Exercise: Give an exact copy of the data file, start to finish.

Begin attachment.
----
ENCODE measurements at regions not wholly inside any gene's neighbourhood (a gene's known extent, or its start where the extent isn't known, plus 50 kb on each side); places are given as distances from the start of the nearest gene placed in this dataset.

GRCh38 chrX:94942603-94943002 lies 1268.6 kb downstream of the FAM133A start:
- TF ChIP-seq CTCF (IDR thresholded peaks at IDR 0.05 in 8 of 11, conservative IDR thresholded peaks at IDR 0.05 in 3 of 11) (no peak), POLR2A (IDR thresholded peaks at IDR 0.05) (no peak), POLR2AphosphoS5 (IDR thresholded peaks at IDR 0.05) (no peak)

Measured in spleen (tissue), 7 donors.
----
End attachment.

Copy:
ENCODE measurements at regions not wholly inside any gene's neighbourhood (a gene's known extent, or its start where the extent isn't known, plus 50 kb on each side); places are given as distances from the start of the nearest gene placed in this dataset.

GRCh38 chrX:94942603-94943002 lies 1268.6 kb downstream of the FAM133A start:
- TF ChIP-seq CTCF (IDR thresholded peaks at IDR 0.05 in 8 of 11, conservative IDR thresholded peaks at IDR 0.05 in 3 of 11) (no peak), POLR2A (IDR thresholded peaks at IDR 0.05) (no peak), POLR2AphosphoS5 (IDR thresholded peaks at IDR 0.05) (no peak)

Measured in spleen (tissue), 7 donors.